In the last two years across the US, extreme weather linked to climate change has left thousands dead and cost tens of billions of dollars, disproportionately impacting the elderly, children, the poor, and people of color. By all scientific accounts, it’s going to get worse. How much worse depends entirely on the rate and extent to which we are willing to embrace rapid and far-reaching changes across society.
Global leaders are meeting in Poland this week to resume climate negotiations. The 24th Council of the Parties (COP24) comes less than two weeks after the release of the US Government’s Fourth National Climate Assessment — ironically released on Black Friday, a day when American overconsumption is at an all-time high. The report issued some harsh news about the extent to which Americans are already experiencing devastating human, ecological, and economic impacts of climate change, It warns of more devastating health impacts and catastrophic economic losses to come if action is not taken.
The Southeastern region of the US — the world’s largest wood-producing region where logging rates are four times greater than South American rainforests — is expected to be among the hardest hit by climate change in the coming years. Yet, as climate science points to an urgent need to protect more forests, the US forest industry — the largest in the world — and government are promoting more, not less, destructive industrial logging and consumption of wood products.
New IPCC Report Calls for Rapid and Far-reaching Transformation of Industry
In October, an IPCC report was released detailing the latest analysis of what can be done to limit temperature increases to 1.5 degrees by the end of the century and calling for “rapid and far-reaching transitions” across all industrial sectors, including the land sector. Forests, which release carbon when cleared but actively absorb carbon as they grow, have become central in the global conversations about climate solutions. In fact, forests are expected to be a major topic of conversation at COP24 in Poland this month.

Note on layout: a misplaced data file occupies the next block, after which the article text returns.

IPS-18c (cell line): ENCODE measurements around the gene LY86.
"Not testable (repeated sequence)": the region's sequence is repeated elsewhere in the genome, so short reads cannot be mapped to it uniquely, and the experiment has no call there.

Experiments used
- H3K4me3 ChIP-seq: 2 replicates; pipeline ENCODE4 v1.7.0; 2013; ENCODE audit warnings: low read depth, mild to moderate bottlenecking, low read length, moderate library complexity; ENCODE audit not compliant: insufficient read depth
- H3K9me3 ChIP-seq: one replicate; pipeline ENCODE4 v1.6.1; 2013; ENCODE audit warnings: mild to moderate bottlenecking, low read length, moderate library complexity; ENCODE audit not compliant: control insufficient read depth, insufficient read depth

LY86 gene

Some will debate whether or not forest protection should be used to offset fossil fuel emissions. But that is a red herring. We must both rapidly reduce emissions from fossil fuels AND protect forests. One without the other is a recipe for failure.
With the latest IPCC report underscoring the critical role forests must play as a solution, we can no longer avoid confronting and addressing the climate impacts of the US forest industry. Though US forests often get sidestepped in the global discussion about climate action, it’s vital that the world’s largest wood-producing and consuming nation be held accountable for its climate impacts. It’s as important to transform forest management in the US as it is elsewhere in the world.
The IPCC report sets forth three major strategies that underscore the urgent need to keep vastly more of America’s forests standing:
- Drastically reducing carbon emissions
- Removing carbon from the atmosphere
- Enhancing vulnerable communities’ ability to withstand climate impacts
Cutting Emissions Not Forests
First, we must drastically cut carbon emissions. Yet, when forests are logged, carbon that would otherwise be stored in the forest is emitted into the atmosphere instead. Though these emissions are significant, they remain largely unreported. Recent scientific reports are shedding a light on this problem, including an Oregon State University analysis documenting that emissions from the forestry sector in their state exceed that of the fossil fuel industry. The US Forest Service has also acknowledged that “timber harvesting, and not land use change or fire, was the largest source of gross emissions from US forests between 2006 and 2010.” The US must account and set targets for reducing emissions from logging.